Did I love this book or what? Yes, it had to do with the fact that I am intrigued by J.D. Salinger, America’s most elusive author. And yes, it might be because Franny and Zooey is one of my all time favorite books (though I don’t think I’ve read it for a good twenty years). But really, Salinger is simply a masterpiece. So well researched, so well told.
To start with, the way in which Salinger was told was new to me. Instead of writing a connected narrative based on their research, authors David Shields and Shane Salerno chose to retell Salinger’s story in the words of their interviewees. So what they have done is strung together bits and pieces from their interviews and arranged them somewhat chronologically or topically. This method tends to give a fuller picture of a reclusive and misunderstood man. Contradictory statements about Salinger stand side by side showing exactly how little is actually known about Salinger and how complex he was.
Shields’ and Salerno’s research also goes a great distance at showing how Salinger’s life, and specifically his experiences during the war, inform his work. It is clear that he likely suffered undiagnosed PTSD and this impacted him for the rest of his life. Viewed through this perspective, light is also shed on Salinger’s interest in the Glass family and why he may have adopted them as his own family. Insight into his life also reveals why Buddhism and Vedanta may have influenced his writing so greatly.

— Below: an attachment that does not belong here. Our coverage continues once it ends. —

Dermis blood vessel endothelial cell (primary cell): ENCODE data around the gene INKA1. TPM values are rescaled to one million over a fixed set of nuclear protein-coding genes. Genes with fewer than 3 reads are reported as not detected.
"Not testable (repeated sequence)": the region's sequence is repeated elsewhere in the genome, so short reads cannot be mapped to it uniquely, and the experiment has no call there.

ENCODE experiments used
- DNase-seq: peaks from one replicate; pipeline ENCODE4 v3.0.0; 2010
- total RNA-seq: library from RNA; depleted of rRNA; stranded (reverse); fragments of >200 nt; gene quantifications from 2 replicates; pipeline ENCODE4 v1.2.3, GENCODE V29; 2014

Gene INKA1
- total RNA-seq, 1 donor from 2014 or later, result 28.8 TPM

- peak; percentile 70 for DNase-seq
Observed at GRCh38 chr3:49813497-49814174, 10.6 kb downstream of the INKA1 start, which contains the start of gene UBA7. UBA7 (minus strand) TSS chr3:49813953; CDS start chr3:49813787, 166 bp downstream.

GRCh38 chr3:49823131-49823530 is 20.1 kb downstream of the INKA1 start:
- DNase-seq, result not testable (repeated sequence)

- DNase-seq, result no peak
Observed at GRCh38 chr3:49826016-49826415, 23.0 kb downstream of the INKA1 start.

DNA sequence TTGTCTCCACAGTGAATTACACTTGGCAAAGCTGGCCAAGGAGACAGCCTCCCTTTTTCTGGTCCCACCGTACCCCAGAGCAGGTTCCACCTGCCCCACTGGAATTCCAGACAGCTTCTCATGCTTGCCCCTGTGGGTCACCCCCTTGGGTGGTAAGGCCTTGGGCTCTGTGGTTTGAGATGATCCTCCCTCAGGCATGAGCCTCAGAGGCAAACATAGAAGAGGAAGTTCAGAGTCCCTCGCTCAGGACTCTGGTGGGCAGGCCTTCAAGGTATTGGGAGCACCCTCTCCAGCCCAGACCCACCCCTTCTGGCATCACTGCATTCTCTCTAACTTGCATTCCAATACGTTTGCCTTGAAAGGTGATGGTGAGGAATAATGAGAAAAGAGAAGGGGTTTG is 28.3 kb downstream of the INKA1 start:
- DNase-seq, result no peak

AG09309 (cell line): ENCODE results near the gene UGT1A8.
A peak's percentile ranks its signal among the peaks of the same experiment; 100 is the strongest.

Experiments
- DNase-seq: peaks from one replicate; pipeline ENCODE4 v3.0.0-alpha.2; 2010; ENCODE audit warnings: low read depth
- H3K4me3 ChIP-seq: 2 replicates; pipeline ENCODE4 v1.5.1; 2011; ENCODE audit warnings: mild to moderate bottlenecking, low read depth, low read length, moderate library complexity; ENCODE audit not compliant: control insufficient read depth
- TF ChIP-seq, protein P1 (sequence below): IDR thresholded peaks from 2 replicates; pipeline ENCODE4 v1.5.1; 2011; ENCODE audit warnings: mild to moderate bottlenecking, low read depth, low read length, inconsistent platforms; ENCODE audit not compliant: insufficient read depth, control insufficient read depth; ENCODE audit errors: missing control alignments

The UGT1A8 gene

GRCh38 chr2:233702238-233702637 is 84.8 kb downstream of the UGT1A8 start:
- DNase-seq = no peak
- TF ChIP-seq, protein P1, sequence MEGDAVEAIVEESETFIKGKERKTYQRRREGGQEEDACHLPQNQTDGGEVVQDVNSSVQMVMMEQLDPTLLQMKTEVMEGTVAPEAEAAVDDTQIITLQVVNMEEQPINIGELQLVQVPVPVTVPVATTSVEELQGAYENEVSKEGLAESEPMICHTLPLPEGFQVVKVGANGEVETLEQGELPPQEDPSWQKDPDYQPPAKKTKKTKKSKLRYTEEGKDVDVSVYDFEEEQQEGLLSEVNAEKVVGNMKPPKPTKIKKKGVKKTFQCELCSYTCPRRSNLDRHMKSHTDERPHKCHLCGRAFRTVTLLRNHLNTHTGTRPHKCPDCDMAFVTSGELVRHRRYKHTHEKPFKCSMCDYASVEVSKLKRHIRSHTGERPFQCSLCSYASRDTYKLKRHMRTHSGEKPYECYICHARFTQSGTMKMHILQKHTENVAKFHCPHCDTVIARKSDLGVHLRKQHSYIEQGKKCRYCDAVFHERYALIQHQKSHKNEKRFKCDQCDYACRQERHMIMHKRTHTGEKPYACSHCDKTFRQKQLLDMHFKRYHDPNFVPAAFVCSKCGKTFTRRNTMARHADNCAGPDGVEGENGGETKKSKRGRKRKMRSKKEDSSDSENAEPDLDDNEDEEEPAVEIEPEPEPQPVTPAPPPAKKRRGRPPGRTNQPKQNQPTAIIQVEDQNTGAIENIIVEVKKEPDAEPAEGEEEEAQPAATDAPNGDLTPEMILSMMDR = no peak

There are juicy bits to the biography as well, including his penchant for younger women and cruelty to his family. However, this is all treated sensitively rather than salaciously. Not that the authors are making excuses for Salinger, more that they are explaining his behavior from various points of view.
I found that the book got a little off track when looking into the influence Catcher In the Rye had on a number of young, violent men, including Mark David Chapman and John Hinckley Jr. Interesting though that section was, it tread a little too far from what we know or are trying to figure out about Salinger.
Who would like this book? Clearly this book is for the Salinger fan. Though knowledge of Salinger’s major works is not necessary to the reading, it certainly helps. And more importantly, Salinger sheds important light on his shorts stories and the Glass family. For someone interested in a more casual look at Salinger may be interested in Shields and Salerno’s documentary that was release simultaneously with the book. The book is a thick tome, and the documentary presumably goes into less detail.